Gallery: Is Your Honey Counterfeit? Honey Detective Vaughn Bryant Can T...

 

According to Food Safety News, a third or more of all honey consumed in the United States has been smuggled illegally into the US and may contain antibiotics and heavy metals. Some honey doesn’t even contain real honey at all. So how can a honey lover know that their locally sourced honey is the real deal? Cue Vaughn Bryant, the honey detective who can tell whether or not your honey is what it claims to be.

Bryant, an anthropologist and melissopalynologist at Texas A & M, analyzes pollen traces left by bees in honey to determine where the bees that harvested the nectar came from. As a melissopalynologist (a scientist who studies bee pollen in honey) Bryant uses his lab in College Station, Texas to test hundreds of samples every year, checking everything from $50 jars of top-shelf honey to the average stuff brought in by state agricultural agencies.

Honey produced in India, which often finds its way across US borders, is banned in the EU due to questionable content. Banned Indian and Chinese honey ends up being brought to the US, where demand for honey outstrips supply. Additionally, with honey connoisseurs willing to pay for top shelf product, average honey can be passed off as a high-end product to fetch a higher price. Bryant explains that bees rarely stray far from their hives, so pollen is a good indicator of where the bees reside. “When I start finding stuff native to the northwest in Florida honey, I know something’s wrong,” By scanning the honey for identifiable pollen, he can determine where the honey was made, regardless of what it says on the label. For a country that consumes about 400 million pounds of honey a year, having Bryant on the case is a welcome development.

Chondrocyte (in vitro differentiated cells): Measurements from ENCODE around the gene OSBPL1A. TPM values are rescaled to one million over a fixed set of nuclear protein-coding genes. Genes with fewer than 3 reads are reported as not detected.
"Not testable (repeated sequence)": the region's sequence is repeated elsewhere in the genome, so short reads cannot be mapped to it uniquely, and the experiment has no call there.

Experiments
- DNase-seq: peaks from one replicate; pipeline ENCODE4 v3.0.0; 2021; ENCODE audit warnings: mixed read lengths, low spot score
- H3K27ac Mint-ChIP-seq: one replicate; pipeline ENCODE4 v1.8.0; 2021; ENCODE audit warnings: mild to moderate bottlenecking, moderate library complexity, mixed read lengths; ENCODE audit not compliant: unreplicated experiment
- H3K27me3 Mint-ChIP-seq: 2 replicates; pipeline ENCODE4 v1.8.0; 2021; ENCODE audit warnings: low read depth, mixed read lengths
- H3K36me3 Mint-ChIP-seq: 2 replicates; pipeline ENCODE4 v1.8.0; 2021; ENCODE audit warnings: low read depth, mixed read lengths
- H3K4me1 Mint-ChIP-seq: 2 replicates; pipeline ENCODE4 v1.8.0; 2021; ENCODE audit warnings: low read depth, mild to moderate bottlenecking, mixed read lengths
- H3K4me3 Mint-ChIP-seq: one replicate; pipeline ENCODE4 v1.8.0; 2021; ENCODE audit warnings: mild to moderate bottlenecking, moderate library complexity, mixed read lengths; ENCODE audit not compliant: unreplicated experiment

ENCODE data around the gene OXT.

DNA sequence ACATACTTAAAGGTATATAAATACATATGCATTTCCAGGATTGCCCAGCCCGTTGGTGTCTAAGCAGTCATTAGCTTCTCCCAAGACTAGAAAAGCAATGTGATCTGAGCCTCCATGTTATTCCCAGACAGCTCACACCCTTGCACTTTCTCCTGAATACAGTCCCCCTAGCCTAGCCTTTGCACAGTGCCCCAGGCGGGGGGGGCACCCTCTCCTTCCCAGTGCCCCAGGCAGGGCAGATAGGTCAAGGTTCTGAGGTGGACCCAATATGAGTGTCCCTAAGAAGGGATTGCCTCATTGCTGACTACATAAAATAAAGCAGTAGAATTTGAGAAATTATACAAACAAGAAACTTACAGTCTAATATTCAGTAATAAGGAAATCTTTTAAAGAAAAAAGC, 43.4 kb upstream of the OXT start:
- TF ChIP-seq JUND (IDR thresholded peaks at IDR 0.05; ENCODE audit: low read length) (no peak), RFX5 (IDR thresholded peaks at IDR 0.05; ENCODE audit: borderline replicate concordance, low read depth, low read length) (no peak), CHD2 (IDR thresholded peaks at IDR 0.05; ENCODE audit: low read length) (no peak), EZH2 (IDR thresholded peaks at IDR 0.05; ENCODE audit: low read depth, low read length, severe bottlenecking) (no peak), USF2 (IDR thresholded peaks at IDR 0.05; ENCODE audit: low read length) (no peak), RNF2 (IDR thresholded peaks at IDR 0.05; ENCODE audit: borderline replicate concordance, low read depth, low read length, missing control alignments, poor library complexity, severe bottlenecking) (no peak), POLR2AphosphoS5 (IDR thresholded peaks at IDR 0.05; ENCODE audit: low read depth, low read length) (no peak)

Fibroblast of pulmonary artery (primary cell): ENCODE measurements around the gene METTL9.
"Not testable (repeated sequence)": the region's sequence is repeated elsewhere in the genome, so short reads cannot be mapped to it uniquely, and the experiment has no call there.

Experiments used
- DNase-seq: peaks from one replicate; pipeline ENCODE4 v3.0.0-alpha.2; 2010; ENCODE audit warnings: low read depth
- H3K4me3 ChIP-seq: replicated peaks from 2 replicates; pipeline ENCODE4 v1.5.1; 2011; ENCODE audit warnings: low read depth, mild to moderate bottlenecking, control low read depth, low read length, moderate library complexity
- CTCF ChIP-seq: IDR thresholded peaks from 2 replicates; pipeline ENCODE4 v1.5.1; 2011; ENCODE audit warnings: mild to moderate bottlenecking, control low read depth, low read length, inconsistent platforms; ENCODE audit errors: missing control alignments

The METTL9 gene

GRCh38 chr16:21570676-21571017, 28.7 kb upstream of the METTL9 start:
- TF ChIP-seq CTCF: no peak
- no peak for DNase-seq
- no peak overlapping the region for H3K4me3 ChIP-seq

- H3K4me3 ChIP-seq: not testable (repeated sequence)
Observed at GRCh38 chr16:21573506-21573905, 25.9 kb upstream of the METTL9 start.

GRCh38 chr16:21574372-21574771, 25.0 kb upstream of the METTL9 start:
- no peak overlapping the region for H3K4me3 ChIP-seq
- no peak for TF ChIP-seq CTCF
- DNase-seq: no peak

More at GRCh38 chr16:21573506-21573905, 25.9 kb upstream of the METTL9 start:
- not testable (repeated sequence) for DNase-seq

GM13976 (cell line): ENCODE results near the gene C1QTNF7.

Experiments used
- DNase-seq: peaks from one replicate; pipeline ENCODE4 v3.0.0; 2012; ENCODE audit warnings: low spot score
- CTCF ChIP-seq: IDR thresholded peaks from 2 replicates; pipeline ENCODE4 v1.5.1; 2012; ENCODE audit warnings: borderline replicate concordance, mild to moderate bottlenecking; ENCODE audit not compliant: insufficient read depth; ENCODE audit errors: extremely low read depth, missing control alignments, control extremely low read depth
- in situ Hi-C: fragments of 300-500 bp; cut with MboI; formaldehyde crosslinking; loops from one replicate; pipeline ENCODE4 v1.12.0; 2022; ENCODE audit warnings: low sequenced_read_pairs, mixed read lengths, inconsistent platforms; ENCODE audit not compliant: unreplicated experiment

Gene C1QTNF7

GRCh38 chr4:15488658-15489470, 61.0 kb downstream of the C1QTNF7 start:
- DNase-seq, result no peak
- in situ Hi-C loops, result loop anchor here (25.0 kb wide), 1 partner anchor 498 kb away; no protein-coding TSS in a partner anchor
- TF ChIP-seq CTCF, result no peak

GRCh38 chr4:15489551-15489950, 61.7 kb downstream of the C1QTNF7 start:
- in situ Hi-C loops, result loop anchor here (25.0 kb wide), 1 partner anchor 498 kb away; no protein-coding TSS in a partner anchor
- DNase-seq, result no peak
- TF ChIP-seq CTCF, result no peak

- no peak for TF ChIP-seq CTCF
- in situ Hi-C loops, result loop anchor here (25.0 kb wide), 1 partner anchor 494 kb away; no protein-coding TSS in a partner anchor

+ Vaughn Bryant

Via Wired and Food Safety News

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2 Comments

  1. Eletruk August 23, 2012 at 8:00 pm

    The Food and Drug Administration notes that “any product that’s been ultra-filtered and no longer contains pollen isn’t honey.”
    http://blogs.phoenixnewtimes.com/bella/2011/12/most_honey_in_the_us_isnt_hone.php

    So that stuff you buy in the plastic bear technically isn’t honey.

  2. bthinker bthinker August 21, 2012 at 1:15 am

    It’s funny that this came to light, I had a headache due to honey just the other day, was surprised it was the cause. Thanks for the confirmation lol.

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